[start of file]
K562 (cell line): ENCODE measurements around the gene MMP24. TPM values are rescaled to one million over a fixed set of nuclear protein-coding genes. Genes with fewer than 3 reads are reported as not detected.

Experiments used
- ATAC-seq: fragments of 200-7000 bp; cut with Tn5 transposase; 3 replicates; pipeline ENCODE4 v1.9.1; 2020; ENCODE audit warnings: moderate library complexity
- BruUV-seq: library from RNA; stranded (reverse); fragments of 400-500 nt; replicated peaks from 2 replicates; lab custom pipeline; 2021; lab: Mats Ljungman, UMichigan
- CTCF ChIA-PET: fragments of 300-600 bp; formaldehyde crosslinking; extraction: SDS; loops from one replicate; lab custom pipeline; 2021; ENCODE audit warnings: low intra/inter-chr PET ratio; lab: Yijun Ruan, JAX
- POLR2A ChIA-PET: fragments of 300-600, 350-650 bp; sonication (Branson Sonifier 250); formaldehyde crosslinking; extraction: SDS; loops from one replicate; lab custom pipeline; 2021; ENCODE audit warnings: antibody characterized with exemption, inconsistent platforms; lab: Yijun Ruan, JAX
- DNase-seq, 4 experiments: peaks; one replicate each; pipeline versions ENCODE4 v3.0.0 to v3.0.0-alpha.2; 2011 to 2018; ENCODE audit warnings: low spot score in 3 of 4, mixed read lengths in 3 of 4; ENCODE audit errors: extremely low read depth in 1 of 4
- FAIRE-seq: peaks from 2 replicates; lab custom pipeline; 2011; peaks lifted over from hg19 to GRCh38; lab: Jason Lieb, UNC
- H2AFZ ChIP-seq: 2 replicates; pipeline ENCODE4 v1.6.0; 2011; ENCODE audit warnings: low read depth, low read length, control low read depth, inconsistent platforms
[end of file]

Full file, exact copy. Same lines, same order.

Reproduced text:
K562 (cell line): ENCODE measurements around the gene MMP24. TPM values are rescaled to one million over a fixed set of nuclear protein-coding genes. Genes with fewer than 3 reads are reported as not detected.

Experiments used
- ATAC-seq: fragments of 200-7000 bp; cut with Tn5 transposase; 3 replicates; pipeline ENCODE4 v1.9.1; 2020; ENCODE audit warnings: moderate library complexity
- BruUV-seq: library from RNA; stranded (reverse); fragments of 400-500 nt; replicated peaks from 2 replicates; lab custom pipeline; 2021; lab: Mats Ljungman, UMichigan
- CTCF ChIA-PET: fragments of 300-600 bp; formaldehyde crosslinking; extraction: SDS; loops from one replicate; lab custom pipeline; 2021; ENCODE audit warnings: low intra/inter-chr PET ratio; lab: Yijun Ruan, JAX
- POLR2A ChIA-PET: fragments of 300-600, 350-650 bp; sonication (Branson Sonifier 250); formaldehyde crosslinking; extraction: SDS; loops from one replicate; lab custom pipeline; 2021; ENCODE audit warnings: antibody characterized with exemption, inconsistent platforms; lab: Yijun Ruan, JAX
- DNase-seq, 4 experiments: peaks; one replicate each; pipeline versions ENCODE4 v3.0.0 to v3.0.0-alpha.2; 2011 to 2018; ENCODE audit warnings: low spot score in 3 of 4, mixed read lengths in 3 of 4; ENCODE audit errors: extremely low read depth in 1 of 4
- FAIRE-seq: peaks from 2 replicates; lab custom pipeline; 2011; peaks lifted over from hg19 to GRCh38; lab: Jason Lieb, UNC
- H2AFZ ChIP-seq: 2 replicates; pipeline ENCODE4 v1.6.0; 2011; ENCODE audit warnings: low read depth, low read length, control low read depth, inconsistent platforms